When I told someone that I would be writing about singing, music and Parkinson’s Disease, she asked: “But why would music help Parkinson’s?” And her response struck me, because it’s true that the part music can play in many illnesses is far less well known than, say, its impact on dementia. Through recent years so many people and organizations have shared music’s power to revive memory and to reach people who struggle to communicate as their dementia progresses. But there are many other conditions where music and singing can prove beneficial: like Parkinson’s Disease.
I recently came across Sing To Beat Parkinson’s (www.singtobeat.co.uk) which was founded three years ago. Although quite recent as an organisation, it draws together a network of People With Parkinson’s (PWP) choirs, the first of which began in Kent in 2010, overseen by the Canterbury Cantata Trust. Not only have the choirs expanded across the UK, the model has also been taken up overseas.
While focusing on running choirs, Sing To Beat Parkinson’s is also committed to contributing to research to help understand how and why music and singing benefit people who have been diagnosed with Parkinson’s Disease. Its involvement in a 2017 survey found that singing in the choirs boosted emotional wellbeing while also easing anxiety and depression. Taking part was also found to reduce the stigma which can still surround illnesses like Parkinson’s Disease. More recently, Sing To Beat Parkinson’s is partnering with the Sidney de Haan Research Centre on research into singing’s impact on people living under lockdown.
It is obviously an irony that at a time like lockdown when so many people have needed music’s positive impacts more than ever before, most choirs have now been unable to gather for months. Sing To Beat Parkinson’s runs The Isolation Choir, which has shared songs regularly on You Tube. Throughout the last nine months, music and singing online truly have come alive.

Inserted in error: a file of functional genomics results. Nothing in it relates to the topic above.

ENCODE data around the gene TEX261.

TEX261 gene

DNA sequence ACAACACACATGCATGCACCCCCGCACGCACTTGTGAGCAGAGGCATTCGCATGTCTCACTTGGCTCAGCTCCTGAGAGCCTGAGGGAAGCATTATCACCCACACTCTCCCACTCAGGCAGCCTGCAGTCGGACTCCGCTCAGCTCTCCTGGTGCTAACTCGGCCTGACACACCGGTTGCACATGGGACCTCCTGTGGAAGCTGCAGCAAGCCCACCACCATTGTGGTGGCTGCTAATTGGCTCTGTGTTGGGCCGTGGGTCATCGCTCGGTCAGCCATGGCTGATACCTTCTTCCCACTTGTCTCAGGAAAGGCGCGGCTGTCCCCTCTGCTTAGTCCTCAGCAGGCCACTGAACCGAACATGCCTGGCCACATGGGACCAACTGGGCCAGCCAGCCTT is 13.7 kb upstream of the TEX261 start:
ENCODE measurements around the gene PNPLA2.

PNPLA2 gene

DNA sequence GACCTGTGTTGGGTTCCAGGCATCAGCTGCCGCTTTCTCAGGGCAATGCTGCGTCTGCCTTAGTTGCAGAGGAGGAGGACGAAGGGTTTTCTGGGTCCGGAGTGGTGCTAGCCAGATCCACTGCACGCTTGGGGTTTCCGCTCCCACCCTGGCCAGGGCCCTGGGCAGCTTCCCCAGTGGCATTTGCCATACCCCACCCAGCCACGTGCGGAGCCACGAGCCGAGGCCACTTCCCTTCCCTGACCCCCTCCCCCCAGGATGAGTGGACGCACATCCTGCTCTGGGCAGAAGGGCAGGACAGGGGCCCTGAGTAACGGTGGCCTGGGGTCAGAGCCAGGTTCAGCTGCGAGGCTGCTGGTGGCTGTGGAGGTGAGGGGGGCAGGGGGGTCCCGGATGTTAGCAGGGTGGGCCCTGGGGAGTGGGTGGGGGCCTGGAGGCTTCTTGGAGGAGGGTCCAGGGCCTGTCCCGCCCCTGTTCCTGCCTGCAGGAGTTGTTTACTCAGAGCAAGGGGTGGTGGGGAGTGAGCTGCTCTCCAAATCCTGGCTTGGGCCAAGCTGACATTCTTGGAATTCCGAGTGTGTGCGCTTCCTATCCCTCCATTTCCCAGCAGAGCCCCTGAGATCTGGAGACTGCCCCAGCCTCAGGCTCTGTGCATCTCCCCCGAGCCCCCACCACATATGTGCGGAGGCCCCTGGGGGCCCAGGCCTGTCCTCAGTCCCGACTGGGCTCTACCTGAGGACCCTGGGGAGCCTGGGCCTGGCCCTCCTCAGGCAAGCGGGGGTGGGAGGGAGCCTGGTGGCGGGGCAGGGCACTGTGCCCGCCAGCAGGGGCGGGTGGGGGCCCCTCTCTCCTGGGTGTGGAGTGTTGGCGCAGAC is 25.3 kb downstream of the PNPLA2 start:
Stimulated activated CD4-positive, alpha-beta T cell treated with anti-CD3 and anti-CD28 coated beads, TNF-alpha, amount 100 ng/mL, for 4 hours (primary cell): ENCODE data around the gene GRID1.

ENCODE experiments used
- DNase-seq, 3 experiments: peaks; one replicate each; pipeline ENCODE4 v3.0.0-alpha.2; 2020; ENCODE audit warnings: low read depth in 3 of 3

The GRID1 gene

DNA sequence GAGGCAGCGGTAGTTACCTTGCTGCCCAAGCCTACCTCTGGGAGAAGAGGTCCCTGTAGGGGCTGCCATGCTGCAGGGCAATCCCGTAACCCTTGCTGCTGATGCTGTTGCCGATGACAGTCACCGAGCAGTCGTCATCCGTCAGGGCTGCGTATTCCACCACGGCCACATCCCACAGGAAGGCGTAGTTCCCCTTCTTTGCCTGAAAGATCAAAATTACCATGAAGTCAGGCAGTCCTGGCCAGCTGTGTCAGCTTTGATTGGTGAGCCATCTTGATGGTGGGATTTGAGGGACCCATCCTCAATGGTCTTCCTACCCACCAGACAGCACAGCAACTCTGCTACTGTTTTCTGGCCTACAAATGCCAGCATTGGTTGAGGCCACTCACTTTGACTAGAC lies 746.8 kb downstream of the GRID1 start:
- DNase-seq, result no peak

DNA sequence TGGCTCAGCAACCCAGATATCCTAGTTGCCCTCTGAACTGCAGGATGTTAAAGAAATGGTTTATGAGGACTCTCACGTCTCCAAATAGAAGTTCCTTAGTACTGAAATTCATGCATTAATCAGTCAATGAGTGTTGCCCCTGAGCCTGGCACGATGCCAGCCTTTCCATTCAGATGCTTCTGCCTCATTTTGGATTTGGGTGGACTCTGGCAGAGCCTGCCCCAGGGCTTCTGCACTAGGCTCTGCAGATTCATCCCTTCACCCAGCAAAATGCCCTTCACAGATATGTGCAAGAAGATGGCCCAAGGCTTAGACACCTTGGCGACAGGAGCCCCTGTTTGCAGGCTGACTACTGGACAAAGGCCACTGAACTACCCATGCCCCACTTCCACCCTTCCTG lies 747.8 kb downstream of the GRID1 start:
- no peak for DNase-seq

A striking feature of music and singing’s impact on different illnesses is that it is not limited to emotional wellbeing alone (important although that is) but also contributes to physical health. Vocal strength can become an issue for people living with Parkinson’s, as their voices fade, but singing has been found to help strengthen their voices. This reminded me of singing’s power to boost lung capacity as well, so that ENO (English National Opera) and Imperial College London are trialling singing projects for people recovering from coron. These aim to ease breathlessness through singing.
I know that dance is also helpful for people with Parkinson’s, either to improve balance and flexibility or boost wellbeing and draw people together. Music will obviously have a part to play in dance’s role here too.
Making music can be affirming, joyful, hopeful, unifying and reassuring. These impacts alone demonstrate how worthwhile it is to explore ways in which music and song might help other illnesses, and experimenting to see how people respond. Some will have sung or played music or years before they became ill, so that an opportunity to go on music making is an important way for them to feel they are still themselves. For others, music making might be a totally new and so a positive new opportunity opened up be or amidst the horrors of illness. So Parkinson’s Disease is one of many illnesses where music and song have enormous scope to contribute. Would you like to share how they have helped you, or how you have seen them help others? To share any responses or thoughts, it would be great if you could post on Medley’s Facebook group https://www.facebook.com/groups/359291215486002